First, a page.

West Nile virus is usually spread through mosquitoes; it can also be transmitted through blood transfusions, organ transplants, breastfeeding, and during pregnancy from mother to infant. Most people who get infected with West Nile virus don't get sick. Some have mild symptoms; serious symptoms such as encephalitis are rare.
The drug, called AMD3100, didn't pan out as an HIV drug. And it doesn't actually tackle West Nile virus itself. Instead, it paves the way for immune system cells to do the dirty work.
In lab tests, mice were injected with a virulent strain of West Nile virus. Some of the mice got a continuous infusion of AMD3100; for comparison, other mice got a placebo infusion.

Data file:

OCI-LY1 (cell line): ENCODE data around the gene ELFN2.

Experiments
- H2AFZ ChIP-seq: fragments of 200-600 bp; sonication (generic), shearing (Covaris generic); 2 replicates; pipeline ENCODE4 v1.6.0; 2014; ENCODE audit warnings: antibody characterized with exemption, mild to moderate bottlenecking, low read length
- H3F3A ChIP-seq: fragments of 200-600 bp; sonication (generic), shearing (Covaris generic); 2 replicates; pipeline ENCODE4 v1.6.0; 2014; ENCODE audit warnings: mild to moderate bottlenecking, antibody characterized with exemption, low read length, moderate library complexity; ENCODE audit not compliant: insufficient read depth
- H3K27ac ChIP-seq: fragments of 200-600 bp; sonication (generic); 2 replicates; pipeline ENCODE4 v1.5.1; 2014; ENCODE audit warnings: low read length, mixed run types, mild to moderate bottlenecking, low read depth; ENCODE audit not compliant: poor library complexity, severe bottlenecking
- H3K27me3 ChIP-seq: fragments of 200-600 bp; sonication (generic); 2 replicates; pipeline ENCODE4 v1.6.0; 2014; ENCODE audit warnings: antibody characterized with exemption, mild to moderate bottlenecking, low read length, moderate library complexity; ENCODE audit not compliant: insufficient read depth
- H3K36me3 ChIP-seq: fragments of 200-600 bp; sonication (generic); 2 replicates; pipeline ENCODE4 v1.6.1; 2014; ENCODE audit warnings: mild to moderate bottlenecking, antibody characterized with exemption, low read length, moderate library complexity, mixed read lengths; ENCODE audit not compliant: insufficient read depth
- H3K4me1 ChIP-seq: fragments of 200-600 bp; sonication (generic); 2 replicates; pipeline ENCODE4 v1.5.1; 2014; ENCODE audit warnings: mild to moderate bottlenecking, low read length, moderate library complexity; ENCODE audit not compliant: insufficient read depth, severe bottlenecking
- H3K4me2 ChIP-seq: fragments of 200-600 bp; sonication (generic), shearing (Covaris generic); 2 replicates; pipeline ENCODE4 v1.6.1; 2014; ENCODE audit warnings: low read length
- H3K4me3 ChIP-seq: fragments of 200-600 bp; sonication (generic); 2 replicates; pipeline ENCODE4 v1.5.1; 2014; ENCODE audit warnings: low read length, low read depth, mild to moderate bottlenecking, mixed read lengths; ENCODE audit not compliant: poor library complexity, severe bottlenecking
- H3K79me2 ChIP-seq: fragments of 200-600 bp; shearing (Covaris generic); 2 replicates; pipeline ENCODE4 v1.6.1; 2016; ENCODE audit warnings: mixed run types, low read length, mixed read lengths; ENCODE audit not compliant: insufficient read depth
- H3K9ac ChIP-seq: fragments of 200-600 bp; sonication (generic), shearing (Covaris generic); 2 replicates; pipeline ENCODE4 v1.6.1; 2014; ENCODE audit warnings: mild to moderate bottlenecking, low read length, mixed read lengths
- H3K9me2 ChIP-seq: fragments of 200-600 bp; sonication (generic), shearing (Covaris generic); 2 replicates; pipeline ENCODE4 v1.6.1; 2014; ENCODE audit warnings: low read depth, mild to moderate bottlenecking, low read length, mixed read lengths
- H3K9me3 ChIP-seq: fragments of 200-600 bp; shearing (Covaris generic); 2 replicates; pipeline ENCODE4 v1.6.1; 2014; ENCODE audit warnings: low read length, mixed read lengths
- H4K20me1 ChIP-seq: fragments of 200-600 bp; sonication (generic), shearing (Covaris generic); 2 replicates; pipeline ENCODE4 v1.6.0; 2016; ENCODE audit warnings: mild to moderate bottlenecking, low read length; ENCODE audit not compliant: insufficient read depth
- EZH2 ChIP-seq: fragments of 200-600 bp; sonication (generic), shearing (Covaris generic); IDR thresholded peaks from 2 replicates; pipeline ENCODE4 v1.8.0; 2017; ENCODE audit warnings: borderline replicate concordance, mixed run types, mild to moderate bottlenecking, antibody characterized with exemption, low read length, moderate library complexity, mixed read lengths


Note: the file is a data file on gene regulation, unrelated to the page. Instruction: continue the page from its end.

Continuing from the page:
All of the mice got sick, but half of the mice in the AMD3100 group got better within eight days, while all of the mice in the placebo group got sicker and died.
AMD3100 targeted the mice's blood-brain barrier, a fence that keeps infection-fighting inflammatory cells out of the brain, to help protect the brain from too much inflammation. By blocking a receptor in the blood-brain barrier, certain T-cells made by the immune system specifically to fight West Nile virus gained access to the brain.
AMD3100 might also prove useful against other causes of encephalitis, note the researchers, who included graduate student Erin McCandless and assistant professor of medicine Robyn Klein, MD, PhD, of Washington University School of Medicine in St. Louis.
They report their findings in this week's early online edition of Proceedings of the National Academy of Sciences.